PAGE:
Inter Milan are dreaming of a shock Champions League triumph after upsetting the odds to reach this season's final, securing their place in Istanbul on June 10 with a deserved semi-final win over city rivals AC Milan.

"If you had said at the start of the season that we would reach the Champions League final, I would probably have found it hard to believe you," Inter president Steven Zhang admitted after his side beat Milan 1-0 thanks to a Lautaro Martinez goal in Tuesday's second leg to win the tie 3-0 on aggregate.

Tuesday's result was, remarkably, Inter's fourth win over Milan in four meetings in 2023, all of them without conceding a goal.

It allowed the blue and black half of the city to avenge Champions League exits to their rivals in the 2003 semi-finals -- on the now-scrapped away goals rule -- and the 2005 quarter-finals.

"It's a dream come true. We always believed we could do it, we have had an extraordinary journey," coach Simone Inzaghi told broadcaster Mediaset.

Reaching the final seemed improbable just a few weeks ago, after Inter narrowly edged out Porto in the last 16.

They then beat Benfica 5-3 on aggregate in the quarter-finals, but a 1-0 home league defeat by Monza on April 15, just before the second leg of that European tie, left Inter sixth in Serie A, five points adrift of the top four.


They had taken just four points from seven league games. Fast forward a month and they are now on an eight-game winning run.

They are back up to third in Serie A, meaning Champions League qualification for next season is now likely regardless of what happens against Real Madrid or Manchester City in the final.

Inter have shown themselves to be cup specialists -- they also have the Coppa Italia final against Fiorentina on May 24 as they seek to retain that trophy.

Reaching the final in Istanbul is a huge moment for Italian football, with Inter aiming to become the first Champions League winners from the country since they lifted the trophy under Jose Mourinho in 2010.

This will be their sixth final altogether.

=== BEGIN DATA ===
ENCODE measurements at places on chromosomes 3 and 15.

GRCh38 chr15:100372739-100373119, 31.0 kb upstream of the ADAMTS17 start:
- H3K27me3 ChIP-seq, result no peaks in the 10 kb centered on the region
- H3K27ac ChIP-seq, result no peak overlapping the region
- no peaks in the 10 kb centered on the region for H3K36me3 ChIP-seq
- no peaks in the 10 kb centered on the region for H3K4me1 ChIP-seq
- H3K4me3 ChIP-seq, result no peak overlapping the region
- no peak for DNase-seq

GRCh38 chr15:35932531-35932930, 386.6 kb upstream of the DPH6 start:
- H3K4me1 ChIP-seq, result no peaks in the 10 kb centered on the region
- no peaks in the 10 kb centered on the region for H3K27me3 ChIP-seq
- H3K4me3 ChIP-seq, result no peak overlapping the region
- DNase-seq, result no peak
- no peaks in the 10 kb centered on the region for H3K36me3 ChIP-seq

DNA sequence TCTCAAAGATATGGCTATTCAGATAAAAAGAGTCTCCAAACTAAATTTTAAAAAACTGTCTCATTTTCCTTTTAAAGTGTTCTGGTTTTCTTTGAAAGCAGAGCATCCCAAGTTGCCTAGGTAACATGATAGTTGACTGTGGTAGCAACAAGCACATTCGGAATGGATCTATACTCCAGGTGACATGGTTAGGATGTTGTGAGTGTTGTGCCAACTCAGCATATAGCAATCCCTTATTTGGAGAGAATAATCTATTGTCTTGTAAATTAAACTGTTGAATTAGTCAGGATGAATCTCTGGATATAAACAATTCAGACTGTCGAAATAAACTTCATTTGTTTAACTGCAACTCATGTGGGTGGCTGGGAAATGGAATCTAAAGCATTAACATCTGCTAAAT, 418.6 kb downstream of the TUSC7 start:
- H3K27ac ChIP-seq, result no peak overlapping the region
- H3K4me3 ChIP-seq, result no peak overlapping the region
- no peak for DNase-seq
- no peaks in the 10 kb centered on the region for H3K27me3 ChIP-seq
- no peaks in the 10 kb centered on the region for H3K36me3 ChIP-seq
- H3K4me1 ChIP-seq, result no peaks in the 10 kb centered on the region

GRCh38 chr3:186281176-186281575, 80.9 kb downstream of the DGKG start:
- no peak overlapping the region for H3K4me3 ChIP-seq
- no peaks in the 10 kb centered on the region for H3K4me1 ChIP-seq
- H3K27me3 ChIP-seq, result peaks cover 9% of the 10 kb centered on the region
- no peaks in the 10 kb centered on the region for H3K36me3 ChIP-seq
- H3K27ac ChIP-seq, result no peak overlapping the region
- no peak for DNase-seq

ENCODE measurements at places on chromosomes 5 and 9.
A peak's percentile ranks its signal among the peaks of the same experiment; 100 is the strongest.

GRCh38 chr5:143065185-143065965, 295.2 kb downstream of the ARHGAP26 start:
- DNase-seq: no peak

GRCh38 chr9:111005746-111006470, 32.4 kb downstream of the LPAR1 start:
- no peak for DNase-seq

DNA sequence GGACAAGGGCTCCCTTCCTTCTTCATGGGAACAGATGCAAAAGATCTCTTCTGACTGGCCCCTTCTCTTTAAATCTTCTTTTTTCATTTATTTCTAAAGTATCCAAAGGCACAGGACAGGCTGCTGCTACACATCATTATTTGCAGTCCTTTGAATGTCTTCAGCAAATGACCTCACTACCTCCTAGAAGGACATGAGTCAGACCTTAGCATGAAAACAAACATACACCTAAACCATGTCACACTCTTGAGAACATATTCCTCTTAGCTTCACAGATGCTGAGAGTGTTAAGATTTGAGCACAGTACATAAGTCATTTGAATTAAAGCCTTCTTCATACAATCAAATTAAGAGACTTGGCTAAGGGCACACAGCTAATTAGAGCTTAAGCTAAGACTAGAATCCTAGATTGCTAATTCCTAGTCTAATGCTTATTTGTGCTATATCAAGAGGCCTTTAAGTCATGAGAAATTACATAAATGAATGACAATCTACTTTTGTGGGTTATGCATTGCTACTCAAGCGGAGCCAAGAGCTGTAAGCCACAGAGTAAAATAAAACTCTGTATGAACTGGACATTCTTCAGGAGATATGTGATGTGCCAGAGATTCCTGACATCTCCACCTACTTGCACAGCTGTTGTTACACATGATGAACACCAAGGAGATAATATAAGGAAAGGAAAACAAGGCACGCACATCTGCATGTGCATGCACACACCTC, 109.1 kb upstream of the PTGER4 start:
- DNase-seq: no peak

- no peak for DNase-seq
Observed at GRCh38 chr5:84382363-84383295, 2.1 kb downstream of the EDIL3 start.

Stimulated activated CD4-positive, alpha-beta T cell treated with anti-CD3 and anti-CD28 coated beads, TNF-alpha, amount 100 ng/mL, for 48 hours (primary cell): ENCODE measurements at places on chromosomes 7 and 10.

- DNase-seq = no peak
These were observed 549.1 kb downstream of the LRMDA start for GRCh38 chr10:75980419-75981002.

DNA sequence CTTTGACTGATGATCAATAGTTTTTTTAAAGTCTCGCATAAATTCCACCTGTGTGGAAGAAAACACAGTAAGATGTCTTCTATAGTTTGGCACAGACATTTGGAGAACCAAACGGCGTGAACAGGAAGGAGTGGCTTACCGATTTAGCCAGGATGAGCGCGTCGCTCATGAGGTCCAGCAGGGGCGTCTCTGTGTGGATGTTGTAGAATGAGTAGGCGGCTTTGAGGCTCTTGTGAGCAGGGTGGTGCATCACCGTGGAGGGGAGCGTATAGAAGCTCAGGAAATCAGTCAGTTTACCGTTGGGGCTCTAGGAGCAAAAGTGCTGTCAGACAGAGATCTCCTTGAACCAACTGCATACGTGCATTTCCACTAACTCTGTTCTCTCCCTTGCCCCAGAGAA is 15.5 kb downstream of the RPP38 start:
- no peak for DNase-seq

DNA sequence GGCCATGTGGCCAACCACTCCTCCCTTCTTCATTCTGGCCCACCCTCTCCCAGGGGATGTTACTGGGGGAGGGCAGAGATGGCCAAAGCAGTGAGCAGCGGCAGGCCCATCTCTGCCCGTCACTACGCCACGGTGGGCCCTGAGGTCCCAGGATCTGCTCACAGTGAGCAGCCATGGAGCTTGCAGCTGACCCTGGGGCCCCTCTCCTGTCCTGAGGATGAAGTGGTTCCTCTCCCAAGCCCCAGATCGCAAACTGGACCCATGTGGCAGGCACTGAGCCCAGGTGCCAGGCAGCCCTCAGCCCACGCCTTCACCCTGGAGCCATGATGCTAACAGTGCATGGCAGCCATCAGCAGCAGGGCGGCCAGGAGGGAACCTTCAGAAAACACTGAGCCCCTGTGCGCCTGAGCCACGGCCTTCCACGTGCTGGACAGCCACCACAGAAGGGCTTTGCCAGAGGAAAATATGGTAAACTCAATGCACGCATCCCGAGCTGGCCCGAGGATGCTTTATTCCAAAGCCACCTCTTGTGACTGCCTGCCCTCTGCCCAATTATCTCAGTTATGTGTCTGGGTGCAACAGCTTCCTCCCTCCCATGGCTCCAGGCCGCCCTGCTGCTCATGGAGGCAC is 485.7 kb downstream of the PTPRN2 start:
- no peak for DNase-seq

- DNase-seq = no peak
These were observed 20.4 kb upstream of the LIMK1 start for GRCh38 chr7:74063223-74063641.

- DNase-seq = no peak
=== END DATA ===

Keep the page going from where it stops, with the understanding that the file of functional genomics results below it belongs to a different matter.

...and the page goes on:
Helenio Herrera's team that famously perfected the art of "catenaccio" beat Madrid 3-1 to lift the European Cup in Vienna in 1964 and retained the trophy with a 1-0 win over Benfica a year later.

Inter then lost the 1967 final to Celtic and were beaten in 1972 by Johan Cruyff's Ajax.

Before this season Inter had not won a Champions League knockout tie since 2011 and it was a surprise that they qualified from a group containing Bayern Munich and Barcelona, with the Catalans missing out.

Financial gap

Money talks at this level, and City and Madrid were the top two in this year's Deloitte Football Money League, a reference for ranking the financial might of European clubs.

Each had revenue over 700 million euros ($758m) last year, while Inter were 14th with revenue of 308 million euros, in between Borussia Dortmund and West Ham United.

There is uncertainty off the pitch, with the club posting losses of 140 million euros last season.

It was recently reported that their Chinese owners, electronics retailer Suning, at the helm since 2016, were looking to sell.

Yet the revenue and prestige earned from their Champions League run may make for a different outlook.

"(Romelu) Lukaku said at the start of the season we would get to the final and I thought he was joking," Zhang said.

"Inter are a club with a history of winning trophies. When we bought Inter seven years ago we knew it was not just any old club. Nobody expected us to get out of a difficult group, and now we are in the final."

Zhang has also said that Inzaghi, under contract to 2024, will be staying.

"There is no reason for us to change the coach, so we are ready to start a third season with him," he told Italian media.

This Inter team has been together a while, with six of those who featured against Milan on Tuesday having been in Antonio Conte's starting line-up for the 2020 Europa League final defeat by Sevilla.

The next season they won Serie A, and now they are one game away from winning the club's fourth European Cup.